Part of Lachine Canal path to be accessible year-round after snow-clearing deal reached

A cyclist is seen using the multipurpose path by the Lachine Canal on Friday, Dec. 22, 2020. Brayden Jagger Haines/Global News

Montreal’s Sud-Ouest borough has reached what it describes as a “historic” deal with Parks Canada, in connection with snow removal on the Lachine Canal multipurpose path.

The path, which links the borough of LaSalle to Ville-Marie via the Sud-Ouest, will now be accessible year-round.

In a news release, the Sud-Ouest borough said it will be responsible for clearing a 2.5-km segment of the path on the north side of the canal, between Atwater Avenue and de la Commune Street.

Starting in mid-January, the borough and Parks Canada will share responsibility for the grooming of another 10-kilometre stretch of the path, between Dollard Avenue in the west, to Old Montreal.

Borough Mayor Benoît Dorais said the agreement will allow residents to enjoy the grounds year-round and to remain active in the winter months.

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“This collaboration will not only benefit cyclists, but the entire population, who will be able to take advantage of the grooming to practice various winter activities including fat biking, snowshoeing or simply getting fresh air and walking through this unique historic site,” Dorais said in a written statement.

The announcement was welcomed by cyclists, many of whom have been pushing Parks Canada, the federal agency that owns the land, to clear snow off the path for years.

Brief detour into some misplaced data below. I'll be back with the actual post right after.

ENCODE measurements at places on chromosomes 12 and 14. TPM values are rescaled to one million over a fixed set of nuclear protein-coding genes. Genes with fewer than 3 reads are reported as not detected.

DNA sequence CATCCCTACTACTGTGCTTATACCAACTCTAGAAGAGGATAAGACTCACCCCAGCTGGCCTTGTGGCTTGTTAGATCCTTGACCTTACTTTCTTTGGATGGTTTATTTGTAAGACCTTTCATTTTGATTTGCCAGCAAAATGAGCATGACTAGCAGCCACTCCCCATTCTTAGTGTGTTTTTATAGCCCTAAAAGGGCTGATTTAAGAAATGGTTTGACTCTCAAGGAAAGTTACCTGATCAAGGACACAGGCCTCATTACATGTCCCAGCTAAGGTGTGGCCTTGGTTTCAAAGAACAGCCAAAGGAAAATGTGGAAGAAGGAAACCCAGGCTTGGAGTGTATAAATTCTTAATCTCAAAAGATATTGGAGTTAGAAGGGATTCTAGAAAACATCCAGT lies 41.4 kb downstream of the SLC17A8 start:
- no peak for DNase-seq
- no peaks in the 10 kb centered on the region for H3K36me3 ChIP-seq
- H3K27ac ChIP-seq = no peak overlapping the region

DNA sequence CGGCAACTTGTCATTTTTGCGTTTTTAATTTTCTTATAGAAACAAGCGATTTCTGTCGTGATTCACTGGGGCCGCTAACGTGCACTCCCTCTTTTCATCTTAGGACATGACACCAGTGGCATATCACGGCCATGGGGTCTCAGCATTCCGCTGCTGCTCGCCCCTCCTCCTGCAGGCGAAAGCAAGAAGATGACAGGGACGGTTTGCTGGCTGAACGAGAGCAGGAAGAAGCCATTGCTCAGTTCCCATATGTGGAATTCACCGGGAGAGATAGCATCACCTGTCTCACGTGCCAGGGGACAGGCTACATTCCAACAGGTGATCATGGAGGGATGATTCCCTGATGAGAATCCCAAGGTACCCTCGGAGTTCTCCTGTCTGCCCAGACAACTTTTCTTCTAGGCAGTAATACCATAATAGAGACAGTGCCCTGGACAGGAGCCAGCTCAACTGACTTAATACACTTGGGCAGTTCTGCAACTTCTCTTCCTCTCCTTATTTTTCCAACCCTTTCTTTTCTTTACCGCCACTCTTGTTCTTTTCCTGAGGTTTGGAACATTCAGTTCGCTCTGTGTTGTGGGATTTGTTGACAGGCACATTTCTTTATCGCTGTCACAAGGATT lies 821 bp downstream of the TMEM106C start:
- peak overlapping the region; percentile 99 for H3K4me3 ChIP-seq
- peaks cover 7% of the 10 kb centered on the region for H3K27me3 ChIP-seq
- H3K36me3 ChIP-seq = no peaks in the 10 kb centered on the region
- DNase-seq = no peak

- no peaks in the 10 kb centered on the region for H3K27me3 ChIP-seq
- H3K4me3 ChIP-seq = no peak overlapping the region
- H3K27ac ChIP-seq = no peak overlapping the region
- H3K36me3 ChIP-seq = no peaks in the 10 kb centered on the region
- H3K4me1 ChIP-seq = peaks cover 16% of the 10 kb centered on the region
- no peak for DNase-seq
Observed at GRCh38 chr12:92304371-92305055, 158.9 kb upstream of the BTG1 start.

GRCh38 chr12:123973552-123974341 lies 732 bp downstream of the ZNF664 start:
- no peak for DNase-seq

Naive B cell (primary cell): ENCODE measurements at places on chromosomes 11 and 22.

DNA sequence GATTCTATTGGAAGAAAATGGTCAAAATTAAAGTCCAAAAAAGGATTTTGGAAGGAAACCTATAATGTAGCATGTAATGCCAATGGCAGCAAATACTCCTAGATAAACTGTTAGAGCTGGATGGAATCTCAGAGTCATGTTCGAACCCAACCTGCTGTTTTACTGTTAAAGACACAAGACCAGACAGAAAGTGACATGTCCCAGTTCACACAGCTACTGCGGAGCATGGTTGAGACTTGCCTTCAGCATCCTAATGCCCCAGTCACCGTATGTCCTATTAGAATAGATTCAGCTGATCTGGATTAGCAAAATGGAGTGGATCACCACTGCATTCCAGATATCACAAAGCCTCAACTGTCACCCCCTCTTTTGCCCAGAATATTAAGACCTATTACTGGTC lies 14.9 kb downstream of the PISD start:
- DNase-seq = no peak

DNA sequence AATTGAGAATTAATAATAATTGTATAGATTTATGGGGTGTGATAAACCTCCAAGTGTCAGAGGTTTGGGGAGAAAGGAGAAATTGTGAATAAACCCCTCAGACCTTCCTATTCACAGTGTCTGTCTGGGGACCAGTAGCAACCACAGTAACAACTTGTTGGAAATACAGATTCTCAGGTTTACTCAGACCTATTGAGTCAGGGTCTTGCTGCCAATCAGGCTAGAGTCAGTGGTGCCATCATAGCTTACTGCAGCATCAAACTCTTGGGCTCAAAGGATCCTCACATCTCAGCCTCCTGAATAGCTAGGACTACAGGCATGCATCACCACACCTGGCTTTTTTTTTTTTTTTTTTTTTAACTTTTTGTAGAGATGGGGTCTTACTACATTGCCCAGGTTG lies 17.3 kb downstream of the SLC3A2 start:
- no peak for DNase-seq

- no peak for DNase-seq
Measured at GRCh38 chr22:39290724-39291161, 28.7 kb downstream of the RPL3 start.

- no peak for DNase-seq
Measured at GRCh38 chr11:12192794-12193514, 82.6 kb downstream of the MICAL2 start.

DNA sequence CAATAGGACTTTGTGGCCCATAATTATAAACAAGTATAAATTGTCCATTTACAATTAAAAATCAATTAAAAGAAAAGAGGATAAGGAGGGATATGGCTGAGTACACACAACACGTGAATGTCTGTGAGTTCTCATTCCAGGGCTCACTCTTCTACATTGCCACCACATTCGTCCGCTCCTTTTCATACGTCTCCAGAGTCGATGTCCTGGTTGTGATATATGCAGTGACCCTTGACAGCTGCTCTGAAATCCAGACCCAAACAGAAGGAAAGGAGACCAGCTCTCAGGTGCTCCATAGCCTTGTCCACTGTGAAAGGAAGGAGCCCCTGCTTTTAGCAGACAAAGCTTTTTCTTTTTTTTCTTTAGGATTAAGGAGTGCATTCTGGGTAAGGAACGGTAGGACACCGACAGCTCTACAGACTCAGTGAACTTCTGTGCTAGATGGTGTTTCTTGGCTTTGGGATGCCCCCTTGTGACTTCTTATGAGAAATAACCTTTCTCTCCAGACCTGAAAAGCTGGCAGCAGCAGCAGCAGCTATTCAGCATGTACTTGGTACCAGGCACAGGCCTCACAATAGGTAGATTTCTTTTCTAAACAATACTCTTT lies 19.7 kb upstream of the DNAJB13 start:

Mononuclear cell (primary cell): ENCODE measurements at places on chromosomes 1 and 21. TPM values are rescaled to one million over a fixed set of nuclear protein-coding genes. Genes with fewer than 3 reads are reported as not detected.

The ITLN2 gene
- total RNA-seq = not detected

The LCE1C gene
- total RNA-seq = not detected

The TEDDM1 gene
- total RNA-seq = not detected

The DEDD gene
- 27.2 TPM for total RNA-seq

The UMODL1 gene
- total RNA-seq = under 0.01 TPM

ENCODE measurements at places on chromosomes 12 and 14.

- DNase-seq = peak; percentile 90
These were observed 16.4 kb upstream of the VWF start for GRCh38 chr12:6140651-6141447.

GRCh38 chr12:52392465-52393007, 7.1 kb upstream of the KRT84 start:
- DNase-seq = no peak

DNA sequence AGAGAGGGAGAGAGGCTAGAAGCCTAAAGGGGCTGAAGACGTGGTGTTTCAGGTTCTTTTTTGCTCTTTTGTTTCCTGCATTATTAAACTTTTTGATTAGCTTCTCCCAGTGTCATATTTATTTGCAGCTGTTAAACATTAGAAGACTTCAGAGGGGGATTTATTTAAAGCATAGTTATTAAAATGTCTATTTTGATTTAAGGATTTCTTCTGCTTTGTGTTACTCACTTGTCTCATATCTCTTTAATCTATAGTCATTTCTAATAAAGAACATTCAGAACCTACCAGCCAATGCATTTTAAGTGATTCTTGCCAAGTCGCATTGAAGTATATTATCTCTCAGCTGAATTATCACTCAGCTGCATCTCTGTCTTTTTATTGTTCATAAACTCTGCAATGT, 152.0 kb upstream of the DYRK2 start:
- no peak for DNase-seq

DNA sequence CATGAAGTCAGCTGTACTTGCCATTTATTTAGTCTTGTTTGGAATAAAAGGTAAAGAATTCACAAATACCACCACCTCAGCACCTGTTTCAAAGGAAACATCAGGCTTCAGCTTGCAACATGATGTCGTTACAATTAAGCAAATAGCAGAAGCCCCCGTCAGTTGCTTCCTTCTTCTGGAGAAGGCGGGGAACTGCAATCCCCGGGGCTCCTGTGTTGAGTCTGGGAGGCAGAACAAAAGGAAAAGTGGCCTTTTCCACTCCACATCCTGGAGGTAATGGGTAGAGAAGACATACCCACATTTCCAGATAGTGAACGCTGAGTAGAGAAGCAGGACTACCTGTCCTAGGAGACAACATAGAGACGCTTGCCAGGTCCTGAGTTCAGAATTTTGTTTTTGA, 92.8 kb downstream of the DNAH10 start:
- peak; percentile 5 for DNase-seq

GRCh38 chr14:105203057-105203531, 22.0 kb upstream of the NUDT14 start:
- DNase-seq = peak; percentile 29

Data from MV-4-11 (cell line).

“The snow removal of a part of the Canal-de-Lachine is certainly great news,” said Martin Hamel, a spokesperson for the Association for Active Mobility of the Lachine Canal (AMACL).

Just a month ago, members of AMACL together with Montreal Active Mobility Coalition (CMAM), held a protest urging action before the onset of winter.

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While both groups agree the deal is a good first step, they’re calling on Parks Canada and the borough to make it a long-term proposition.

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They’re also pushing for snow removal along the entire length of the path to improve accessibility to those who live on the south side of the canal.

“The north side that will be cleared is not easily accessible to those that reside south of the canal,” Hamel said in a news release.

“More than 100,000 residents of Verdun, the Sud-Ouest and Lasalle still do not have safe access to the rest of the city in winter. They must not be forgotten.”

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